IEEE TRANSACTIONS ON COMPUTERAIDED DESIGN
OF
INTEGRATED CIRCUITS AND SYSTEMS,
VOL.
12,
NO.
9,
SEPTEMBER
1993
zyx
327
A
Numerical Method to Compute Isotropic Band Models from Anisotropic Semiconductor Band Structures
Antonio Abramo, Franco Venturi, Enrico Sangiorgi,
zyxwvut
ember,
IEEE,
Jack
M.
Higman, and Bruno Riccb
AbstractA
numerical method for the determination of iso tropic band models has been developed and applied to silicon. The resulting model accurately approximates both density of states and group velocity of the corresponding anisotropic band structure, thus providing an excellent agreement to both the collision and nonhomogeneous terms of the Boltzmann trans port equation. The model, represented through a simple set of energywave vector tables, has been implemented into a Monte Carlo device simulator, but can also be extended to alternative methods for solving Boltzmann equation. Simulation of homo geneous silicon shows a very good agreement with available ex perimental data. Comparison with results obtained using the complete anisotropic band structure, both in homogeneous and nonhomogeneous silicon devices, confirms the validity of the model.
I. INTRODUCTION
HE
Monte Carlo (MC) method is widely recognized
T
s the most accurate tool to simulate submicrometer devices and, for this reason, a continuous effort is devoted to the development of suitable MC microscopic models achieving a good tradeoff between accuracy and com putational efficiency. As for the former aspect, models based on a single band [l] are no longer adequate to de scribe highfield phenomena, in which hot carriers play a significant role; conversely, the use of the complete an isotropic semiconductor band structure (ASBS)
zyxwvut
2] [4]
requires a huge CPU time, due eyentially to the an isotropic dispersion relationship
zyxwvutsrq
(
k).
In this context, a good alternative is provided by multiband isotropic models [5][7] which accurately describe transport phenomena in semiconductors, are significantly less CPUtime consum ing, and can be easily implemented in alternative methods to solve Boltzmann transport equation
[8][lo].
The models of
[5],
[6]
are given in terms
of
analytical electron and hole bands that fit the ASBS density of states
(DOS)
as a function of energy. The
DOS
in fact, con
Manuscript received June 29, 1992; revised March
zyxwvutsrq
1993. This paper was recommended by
D.
Scharfetter.
A.
Abramo and
E.
Sangiorgi are with the Department
of
Electronics, University of Bologna, Italy.
F.
Venturi is with the Department
of
Information Technology, Univer sity of Parma, Italy. J. M. Higman was with the Beckman Institute, University
of
Illinois at UrbanaChampaign. He is now with Advanced Products Research and De velopment Laboratory, Motorola, Inc., Austin. TX 78721.
IEEE
Log
Number 9208765.
tains
integr ted
information over the whole band structure and, in particular, the electronphonon scattering rate at a given energy is proportional to the
DOS
of the final state. Therefore, the fitting of the
DOS
ensures that the simpli fied models feature the same
ver ge
electronphonon scattering rate of the more complex ASBS. The fitting
of
the
DOS
in itself, however, does not ensure that carrier dynamics, which depends on carrier velocity, is properly treated in the simplified model. In add ion, in the ASBS the carrier groupyelocity (1
h)
V;E( k
)
is a function of the wave vector
k,
while for any isotropic bandmodel it depends on the magnitude of the wave vector
11
k
11
only, thus on the energy
E.
This fact leads to the conclusion that a comparison between the carrier velocity of the ASBS and that of isotropic models can be done only through suitable averages. In this framework, this paper advances the state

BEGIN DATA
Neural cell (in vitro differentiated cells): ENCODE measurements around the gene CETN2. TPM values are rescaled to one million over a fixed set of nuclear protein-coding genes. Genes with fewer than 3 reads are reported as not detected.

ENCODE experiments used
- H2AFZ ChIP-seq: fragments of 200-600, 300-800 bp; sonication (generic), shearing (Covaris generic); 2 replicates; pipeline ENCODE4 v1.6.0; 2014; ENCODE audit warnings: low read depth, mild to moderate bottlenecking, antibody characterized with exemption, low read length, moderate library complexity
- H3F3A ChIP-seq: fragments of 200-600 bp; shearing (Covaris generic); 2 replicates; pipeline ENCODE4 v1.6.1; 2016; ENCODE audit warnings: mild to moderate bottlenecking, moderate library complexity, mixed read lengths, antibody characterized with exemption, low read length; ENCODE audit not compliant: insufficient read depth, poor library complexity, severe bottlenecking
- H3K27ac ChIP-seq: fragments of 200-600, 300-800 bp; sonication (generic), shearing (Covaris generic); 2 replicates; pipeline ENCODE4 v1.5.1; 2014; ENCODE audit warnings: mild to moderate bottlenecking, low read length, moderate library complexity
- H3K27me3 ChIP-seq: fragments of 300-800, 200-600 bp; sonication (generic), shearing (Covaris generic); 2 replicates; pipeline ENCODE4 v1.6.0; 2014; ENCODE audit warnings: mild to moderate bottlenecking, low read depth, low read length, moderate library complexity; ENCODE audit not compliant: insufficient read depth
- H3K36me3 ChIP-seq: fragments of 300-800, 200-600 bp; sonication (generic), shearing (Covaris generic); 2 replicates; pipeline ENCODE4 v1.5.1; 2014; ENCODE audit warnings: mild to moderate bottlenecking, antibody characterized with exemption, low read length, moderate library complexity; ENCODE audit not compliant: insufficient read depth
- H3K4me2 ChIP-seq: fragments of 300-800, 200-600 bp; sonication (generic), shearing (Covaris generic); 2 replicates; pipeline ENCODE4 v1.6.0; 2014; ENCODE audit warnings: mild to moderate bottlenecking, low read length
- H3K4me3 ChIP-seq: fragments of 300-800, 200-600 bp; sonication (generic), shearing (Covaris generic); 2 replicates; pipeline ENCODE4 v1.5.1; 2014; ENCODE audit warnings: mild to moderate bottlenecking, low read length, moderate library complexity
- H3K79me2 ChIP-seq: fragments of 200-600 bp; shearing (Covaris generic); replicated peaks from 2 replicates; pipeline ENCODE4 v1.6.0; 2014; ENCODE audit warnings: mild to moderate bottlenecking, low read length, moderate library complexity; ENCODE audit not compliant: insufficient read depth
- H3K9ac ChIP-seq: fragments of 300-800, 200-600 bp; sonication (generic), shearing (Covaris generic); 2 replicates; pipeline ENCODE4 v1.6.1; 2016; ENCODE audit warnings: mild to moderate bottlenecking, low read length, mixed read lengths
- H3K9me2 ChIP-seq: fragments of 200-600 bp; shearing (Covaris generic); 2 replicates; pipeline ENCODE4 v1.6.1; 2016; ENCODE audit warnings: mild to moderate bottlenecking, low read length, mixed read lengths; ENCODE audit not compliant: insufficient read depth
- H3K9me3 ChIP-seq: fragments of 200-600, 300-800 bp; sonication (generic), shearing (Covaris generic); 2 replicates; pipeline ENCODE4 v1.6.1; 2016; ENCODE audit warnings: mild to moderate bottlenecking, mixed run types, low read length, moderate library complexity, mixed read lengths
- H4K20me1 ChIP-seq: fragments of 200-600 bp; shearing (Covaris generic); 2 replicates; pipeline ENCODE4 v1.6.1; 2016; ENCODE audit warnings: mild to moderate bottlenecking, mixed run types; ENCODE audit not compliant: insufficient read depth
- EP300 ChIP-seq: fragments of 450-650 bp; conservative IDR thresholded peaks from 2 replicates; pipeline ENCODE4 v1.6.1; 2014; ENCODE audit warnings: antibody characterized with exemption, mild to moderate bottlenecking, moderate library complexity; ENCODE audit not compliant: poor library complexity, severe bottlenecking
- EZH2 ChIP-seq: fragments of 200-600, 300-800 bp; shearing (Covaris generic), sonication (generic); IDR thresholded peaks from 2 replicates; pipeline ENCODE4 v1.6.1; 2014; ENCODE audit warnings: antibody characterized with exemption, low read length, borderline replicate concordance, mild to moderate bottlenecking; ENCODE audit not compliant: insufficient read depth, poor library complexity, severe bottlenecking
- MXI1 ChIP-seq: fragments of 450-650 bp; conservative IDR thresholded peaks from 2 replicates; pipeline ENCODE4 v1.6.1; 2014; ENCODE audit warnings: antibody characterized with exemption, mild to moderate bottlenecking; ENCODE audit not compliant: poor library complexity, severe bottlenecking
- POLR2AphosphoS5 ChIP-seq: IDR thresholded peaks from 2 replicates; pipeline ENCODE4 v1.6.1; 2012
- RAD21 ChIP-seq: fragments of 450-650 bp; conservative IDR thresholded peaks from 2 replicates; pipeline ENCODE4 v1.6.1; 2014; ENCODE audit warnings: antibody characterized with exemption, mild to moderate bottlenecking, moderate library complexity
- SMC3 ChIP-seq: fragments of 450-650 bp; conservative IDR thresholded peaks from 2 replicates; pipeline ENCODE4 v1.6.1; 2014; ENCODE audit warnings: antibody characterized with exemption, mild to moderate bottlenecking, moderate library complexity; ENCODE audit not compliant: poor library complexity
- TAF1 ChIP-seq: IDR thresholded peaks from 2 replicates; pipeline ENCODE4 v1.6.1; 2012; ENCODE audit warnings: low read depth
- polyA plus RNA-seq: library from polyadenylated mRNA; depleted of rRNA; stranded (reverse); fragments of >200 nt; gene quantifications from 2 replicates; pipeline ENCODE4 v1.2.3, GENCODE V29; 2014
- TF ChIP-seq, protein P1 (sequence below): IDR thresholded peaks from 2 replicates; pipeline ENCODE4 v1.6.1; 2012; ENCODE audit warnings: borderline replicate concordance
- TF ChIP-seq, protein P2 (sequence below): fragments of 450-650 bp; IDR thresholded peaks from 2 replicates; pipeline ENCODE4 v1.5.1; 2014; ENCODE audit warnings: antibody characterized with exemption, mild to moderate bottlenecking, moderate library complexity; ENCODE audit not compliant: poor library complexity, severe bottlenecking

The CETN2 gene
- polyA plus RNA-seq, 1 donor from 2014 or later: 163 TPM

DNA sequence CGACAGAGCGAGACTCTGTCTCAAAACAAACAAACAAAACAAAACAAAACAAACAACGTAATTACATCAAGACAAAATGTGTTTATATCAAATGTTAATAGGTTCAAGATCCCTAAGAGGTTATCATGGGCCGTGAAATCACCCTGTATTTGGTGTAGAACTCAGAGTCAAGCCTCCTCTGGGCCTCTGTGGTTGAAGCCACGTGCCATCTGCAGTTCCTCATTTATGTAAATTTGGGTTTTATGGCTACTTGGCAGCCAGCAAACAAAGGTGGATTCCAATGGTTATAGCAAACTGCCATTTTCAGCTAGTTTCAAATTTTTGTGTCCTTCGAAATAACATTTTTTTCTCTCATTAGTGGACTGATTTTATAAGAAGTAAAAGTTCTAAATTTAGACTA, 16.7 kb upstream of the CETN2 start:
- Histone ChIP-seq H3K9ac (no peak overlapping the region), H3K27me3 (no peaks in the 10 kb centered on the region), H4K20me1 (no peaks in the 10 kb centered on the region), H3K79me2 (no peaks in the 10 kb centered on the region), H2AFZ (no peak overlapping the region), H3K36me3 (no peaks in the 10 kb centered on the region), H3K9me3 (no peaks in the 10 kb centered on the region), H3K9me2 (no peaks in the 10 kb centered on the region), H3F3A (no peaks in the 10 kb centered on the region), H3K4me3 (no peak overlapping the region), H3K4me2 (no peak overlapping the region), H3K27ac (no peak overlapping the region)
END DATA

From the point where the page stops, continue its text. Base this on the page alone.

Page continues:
of
the art, presenting a new
isotropic
band model for bipolar transport in silicon conceived to best fit the behavior in energy of both density of states and a mean group velocity calculated from the ASBS. The
E(k)
rela tionship is given in terms of numerical isotropic bands, one for each
of
the main symmetry points in the conduc tion and valence band. The band model is consistently used in the evaluation of the scattering probabilities, in cluding electronphonon and electronimpurity interac tion. The reduction from the threedimensional momen tum space of the ASBS to the onedimensional energy space lowers the memory and CPU time requirements to the level of the single band models. Extensive comparisons with results obtained using the complete ASBS demonstrate the validity of this approach. This paper is organized in the following way: in Sec tion
I1
the physical background of the problem is sketched; Section I11 discusses the validity of the approach by means of comparison with simulations performed using the
ASBS
model; in Section IV the numerical procedure for obtain ing the isotropic model is described; the simulation results obtained with the new model are given in Section V; and finally, conclusions are drawn in Section VI. 11.
PHYSICAL
ACKGROUND This section introduces preliminary physical consider ations as a theoretical basis of our work. Section I11 in stead shows the results of some tests that have been per
02780070/93 03.00
@
1993
IEEE
formed in order to validate these theoretical assumptions. Therefore, all results shown in Figs.
16
refer to the ASBS and not to the isotropic model discussed in this paper. As already discussed in
zyxwvutsrq
5],
he
zyxwvutsr
OS(E)
contains
zyxwvu
n
tegrated
information over the ASBS. In addition, the elec tronphonon scattering rate is proportional to the
DOS
(E).
Although the information contained in the
DOS
is neces sary to correctly treat transport in semiconductors, carrier dynamics also plays a fundaqental role. In particular, the carrier group velocity
zyxwvutsrq
g
k)
is defined as the vector (1
/A)ViE(
zyxwvutsrq
nd, therefore, carries the information about the detailecj shape of the band structure. Notice that, in general,
Gg
k)
s not a function of energy only, and thus electrons at the same energy can experience large differences in velocity due to the anisotropicity of the band structure. Conversely, the group velocity in2n isotropic band model is a function of the magnitude of
k
and, there fore, of energy only. Hence, an isotropic band model re lated to the ASBS group velocity should feature, at each energy, a group velocity
u,(E)